There is something magical about a fresh Christmas tree. The smell, the beautiful ornaments, the bright lights in an otherwise dim corner…. it is a tradition not to be missed. Matt and I struggled with procuring a tree this year. With Matt’s work schedule, there was no time to get to a proper Christmas tree cutting area. We reluctantly decided to just purchase one. If we are supporting a local business that is a good thing, right? So I went down to Alaska Mill and Feed but they were cleaned out. The only Christmas tree lot I could think of was on Diamond… clear across town, but the prospect of coming home, victorious with a Christmas tree was enough to make the drive.
At the Christmas tree lot, each tree was placed in metal holders, prominently displaying all of its glory, or lack thereof. I wasn’t going for the perfect shape…. I prefer a more natural-looking Charlie Brown-type tree. But the most poorly shaped tree was $65! A normal, taller one was $95! I gagged a bit, and when I saw the huge trucks that brought these trees from Minnesotta, I just couldn’t bring myself to do it. Why? When there are so many beautiful evergreen trees right here? What kind of sick economic system created this environmental imbalance?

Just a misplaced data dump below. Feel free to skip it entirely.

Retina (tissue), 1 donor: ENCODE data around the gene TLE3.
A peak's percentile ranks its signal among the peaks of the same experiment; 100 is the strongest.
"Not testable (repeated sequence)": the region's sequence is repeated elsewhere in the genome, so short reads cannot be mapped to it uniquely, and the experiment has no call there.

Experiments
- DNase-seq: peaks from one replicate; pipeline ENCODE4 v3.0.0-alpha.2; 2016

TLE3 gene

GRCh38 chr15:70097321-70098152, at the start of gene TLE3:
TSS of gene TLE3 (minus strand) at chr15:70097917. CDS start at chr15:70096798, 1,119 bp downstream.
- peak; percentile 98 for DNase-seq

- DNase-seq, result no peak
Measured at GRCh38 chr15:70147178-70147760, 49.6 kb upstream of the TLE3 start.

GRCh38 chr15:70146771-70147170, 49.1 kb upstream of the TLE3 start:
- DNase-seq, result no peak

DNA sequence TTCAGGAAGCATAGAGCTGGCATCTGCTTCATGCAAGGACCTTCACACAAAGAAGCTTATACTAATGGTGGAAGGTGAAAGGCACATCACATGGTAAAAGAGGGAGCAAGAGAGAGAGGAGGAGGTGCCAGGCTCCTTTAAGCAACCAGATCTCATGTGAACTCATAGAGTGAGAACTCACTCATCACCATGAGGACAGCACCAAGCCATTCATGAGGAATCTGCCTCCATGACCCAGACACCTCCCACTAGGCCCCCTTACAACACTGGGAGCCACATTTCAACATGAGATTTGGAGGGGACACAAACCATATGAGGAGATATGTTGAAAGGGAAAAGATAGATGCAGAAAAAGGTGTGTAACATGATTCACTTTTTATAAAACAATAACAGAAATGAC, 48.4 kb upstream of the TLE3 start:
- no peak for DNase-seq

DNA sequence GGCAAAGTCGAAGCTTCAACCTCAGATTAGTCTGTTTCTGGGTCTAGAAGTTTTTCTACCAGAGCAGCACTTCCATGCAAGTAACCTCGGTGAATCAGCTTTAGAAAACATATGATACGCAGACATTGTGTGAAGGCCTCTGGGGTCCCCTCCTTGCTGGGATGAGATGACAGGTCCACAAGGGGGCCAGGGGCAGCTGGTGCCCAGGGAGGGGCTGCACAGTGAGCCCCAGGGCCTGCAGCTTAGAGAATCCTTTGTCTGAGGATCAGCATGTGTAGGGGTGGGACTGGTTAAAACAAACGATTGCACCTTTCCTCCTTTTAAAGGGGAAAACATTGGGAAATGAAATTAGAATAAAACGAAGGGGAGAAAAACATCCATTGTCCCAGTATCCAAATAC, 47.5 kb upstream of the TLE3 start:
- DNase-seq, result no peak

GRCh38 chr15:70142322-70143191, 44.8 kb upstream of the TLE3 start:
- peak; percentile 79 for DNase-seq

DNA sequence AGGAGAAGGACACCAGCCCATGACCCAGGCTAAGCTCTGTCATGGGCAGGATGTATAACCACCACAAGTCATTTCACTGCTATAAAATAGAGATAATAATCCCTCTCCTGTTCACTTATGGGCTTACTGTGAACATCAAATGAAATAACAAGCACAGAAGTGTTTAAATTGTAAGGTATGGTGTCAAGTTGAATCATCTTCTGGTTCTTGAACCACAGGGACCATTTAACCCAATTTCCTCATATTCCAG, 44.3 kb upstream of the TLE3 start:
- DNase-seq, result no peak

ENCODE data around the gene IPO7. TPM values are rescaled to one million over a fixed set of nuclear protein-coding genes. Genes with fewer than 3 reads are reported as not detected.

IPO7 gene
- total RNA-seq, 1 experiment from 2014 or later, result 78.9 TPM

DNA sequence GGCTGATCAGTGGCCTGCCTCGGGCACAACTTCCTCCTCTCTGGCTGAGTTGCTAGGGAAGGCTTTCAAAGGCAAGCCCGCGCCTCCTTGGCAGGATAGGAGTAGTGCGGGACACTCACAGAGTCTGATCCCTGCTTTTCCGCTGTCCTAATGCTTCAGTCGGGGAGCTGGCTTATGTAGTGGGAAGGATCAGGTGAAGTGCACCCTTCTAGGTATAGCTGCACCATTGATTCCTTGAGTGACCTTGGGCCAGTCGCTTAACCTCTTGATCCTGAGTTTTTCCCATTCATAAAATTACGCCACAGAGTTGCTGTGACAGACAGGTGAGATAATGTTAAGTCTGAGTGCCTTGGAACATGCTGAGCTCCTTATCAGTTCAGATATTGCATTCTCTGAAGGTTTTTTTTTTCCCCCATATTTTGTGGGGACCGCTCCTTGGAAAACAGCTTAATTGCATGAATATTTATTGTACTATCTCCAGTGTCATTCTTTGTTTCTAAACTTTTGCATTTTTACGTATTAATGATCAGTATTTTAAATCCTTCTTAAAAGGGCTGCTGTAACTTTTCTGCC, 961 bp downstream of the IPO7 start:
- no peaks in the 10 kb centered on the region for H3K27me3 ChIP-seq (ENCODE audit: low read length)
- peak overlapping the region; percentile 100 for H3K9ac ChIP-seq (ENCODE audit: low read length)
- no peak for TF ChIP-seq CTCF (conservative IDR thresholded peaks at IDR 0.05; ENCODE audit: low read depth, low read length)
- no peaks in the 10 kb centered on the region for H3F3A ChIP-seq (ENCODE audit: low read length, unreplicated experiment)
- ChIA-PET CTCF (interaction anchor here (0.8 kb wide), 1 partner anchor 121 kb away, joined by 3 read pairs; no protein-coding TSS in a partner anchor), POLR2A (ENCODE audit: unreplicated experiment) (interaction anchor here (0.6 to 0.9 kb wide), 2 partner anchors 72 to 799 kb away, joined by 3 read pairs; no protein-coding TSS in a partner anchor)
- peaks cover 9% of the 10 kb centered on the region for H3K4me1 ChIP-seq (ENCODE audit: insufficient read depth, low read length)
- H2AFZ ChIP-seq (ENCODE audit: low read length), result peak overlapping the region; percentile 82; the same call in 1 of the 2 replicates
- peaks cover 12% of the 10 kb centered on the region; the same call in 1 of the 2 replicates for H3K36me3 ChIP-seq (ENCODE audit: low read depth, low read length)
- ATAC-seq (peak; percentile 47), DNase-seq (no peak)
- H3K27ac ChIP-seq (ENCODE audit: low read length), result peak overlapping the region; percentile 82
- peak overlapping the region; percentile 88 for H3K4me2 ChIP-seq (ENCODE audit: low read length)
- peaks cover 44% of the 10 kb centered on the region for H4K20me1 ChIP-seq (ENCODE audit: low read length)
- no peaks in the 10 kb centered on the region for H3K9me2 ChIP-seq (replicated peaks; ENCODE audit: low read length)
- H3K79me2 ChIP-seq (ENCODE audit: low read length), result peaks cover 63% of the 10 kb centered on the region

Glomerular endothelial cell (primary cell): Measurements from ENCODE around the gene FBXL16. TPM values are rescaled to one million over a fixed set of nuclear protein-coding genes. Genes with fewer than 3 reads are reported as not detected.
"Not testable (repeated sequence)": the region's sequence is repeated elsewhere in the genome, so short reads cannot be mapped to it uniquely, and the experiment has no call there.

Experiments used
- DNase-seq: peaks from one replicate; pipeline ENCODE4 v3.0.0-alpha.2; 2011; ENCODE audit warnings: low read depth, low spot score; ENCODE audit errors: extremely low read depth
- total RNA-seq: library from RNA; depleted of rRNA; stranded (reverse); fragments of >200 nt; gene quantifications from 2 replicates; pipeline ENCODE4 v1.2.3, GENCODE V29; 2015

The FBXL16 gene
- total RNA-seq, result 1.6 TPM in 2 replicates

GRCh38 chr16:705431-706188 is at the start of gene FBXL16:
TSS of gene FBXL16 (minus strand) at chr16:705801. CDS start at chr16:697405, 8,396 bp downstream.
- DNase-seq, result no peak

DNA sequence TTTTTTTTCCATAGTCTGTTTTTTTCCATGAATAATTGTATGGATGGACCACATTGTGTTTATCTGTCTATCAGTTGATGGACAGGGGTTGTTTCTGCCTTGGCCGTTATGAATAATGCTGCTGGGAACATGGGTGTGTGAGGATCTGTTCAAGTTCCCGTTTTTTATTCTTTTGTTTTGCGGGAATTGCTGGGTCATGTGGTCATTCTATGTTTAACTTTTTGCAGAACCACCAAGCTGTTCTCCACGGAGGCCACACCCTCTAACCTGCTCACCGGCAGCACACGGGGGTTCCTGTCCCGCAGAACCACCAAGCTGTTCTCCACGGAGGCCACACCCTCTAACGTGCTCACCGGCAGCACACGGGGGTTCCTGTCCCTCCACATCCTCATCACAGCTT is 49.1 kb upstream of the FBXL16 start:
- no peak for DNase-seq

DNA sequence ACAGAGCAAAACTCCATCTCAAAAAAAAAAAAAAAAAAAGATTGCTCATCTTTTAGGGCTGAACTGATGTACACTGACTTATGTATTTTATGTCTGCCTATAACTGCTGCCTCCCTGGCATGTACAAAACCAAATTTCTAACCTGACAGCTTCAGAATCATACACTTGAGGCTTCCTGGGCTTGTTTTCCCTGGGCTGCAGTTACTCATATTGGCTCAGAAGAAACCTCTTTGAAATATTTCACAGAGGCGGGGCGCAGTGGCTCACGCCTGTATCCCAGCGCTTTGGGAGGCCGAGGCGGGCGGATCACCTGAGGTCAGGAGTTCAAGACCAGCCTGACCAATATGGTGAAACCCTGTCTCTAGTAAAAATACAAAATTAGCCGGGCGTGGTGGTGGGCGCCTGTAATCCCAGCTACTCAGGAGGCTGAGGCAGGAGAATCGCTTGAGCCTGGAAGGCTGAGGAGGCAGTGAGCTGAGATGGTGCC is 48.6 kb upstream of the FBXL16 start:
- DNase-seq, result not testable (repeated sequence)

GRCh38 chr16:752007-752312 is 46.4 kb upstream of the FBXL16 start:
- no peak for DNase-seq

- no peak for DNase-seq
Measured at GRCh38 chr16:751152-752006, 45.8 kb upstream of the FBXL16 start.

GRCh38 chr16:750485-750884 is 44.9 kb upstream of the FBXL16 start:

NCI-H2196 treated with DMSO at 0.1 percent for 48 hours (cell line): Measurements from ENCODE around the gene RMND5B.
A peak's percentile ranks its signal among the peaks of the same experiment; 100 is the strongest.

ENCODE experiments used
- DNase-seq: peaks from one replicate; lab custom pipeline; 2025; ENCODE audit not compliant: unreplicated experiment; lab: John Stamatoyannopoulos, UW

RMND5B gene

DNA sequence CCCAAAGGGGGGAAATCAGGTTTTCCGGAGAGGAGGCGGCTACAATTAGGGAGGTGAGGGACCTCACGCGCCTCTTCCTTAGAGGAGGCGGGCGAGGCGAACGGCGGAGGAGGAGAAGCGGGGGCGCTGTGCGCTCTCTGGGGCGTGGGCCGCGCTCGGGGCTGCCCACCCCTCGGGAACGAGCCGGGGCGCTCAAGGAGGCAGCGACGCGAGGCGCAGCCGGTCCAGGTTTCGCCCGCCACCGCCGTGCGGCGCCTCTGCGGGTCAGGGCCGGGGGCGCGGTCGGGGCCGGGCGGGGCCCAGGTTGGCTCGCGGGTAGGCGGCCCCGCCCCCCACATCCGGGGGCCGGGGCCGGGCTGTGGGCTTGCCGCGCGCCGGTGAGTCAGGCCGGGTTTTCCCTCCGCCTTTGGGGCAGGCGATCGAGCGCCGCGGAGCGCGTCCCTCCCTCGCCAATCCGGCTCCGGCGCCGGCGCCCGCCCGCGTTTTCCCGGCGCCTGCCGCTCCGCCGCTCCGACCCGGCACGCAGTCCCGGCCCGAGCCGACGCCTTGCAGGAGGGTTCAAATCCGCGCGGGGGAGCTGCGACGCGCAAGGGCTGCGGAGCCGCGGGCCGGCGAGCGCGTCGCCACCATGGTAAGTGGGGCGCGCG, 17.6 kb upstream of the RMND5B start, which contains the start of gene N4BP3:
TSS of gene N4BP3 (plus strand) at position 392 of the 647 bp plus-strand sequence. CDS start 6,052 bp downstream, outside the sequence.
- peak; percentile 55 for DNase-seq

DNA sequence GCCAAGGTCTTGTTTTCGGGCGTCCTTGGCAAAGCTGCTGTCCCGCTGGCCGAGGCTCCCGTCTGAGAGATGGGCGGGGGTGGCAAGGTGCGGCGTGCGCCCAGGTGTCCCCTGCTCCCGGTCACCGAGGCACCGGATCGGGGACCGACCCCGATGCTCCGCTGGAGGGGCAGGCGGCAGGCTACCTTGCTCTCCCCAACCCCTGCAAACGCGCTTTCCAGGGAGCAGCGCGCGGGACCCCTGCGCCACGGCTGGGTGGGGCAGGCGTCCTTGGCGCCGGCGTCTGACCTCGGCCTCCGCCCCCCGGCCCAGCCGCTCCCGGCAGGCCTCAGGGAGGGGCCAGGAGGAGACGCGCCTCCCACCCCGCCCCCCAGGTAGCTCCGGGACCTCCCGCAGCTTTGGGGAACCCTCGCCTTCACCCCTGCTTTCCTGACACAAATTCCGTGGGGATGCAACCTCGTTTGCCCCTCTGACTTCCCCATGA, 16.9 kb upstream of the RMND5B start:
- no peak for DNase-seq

I walked away… defeated.
I took Levi on a walk through some swampland behind a parking lot and Christmas tree wanna-be’s kept presenting themselves in my face. “I’ll be the best little tree ever! I will display all of your ornaments with pride and give each one a unique space to shine!”
So many trees in this city become the victims of development, and yet, as a community we spend gobs of money brought up from other states. We should utilize the resources we have right here. This could be a wonderful community forestry project to cut and plant spruce trees on city property. Or, it could be a micro-enterprise on private land. We could keep the farmers markets going through Christmas with Alaskan white spruce christmas trees, fresh wreaths, and other holiday goods.
At the very least, we could all start planting our future Christmas trees on our own property this spring. After all, the idea of Permaculture is to supply as many of your own needs as possible, and having a Christmas tree is a need! All it takes is a shift in our thinking to the long-term. The saplings we plant this spring won’t be ready for 5-10 years, but when they are, we won’t need a car to haul our tree home. And in the meantime, they will provide us with beauty and delight.
In the meantime, we will have to figure something else out. Matt (my hero) took Levi out after dinner and came back with a tree. Beautifully lopsided, it transformed the farmhouse into an enchanted abode. It reminds us of the beauty of nature and the cycles of life. We celebrate the darkness of the solstice and the rebirth of the sun.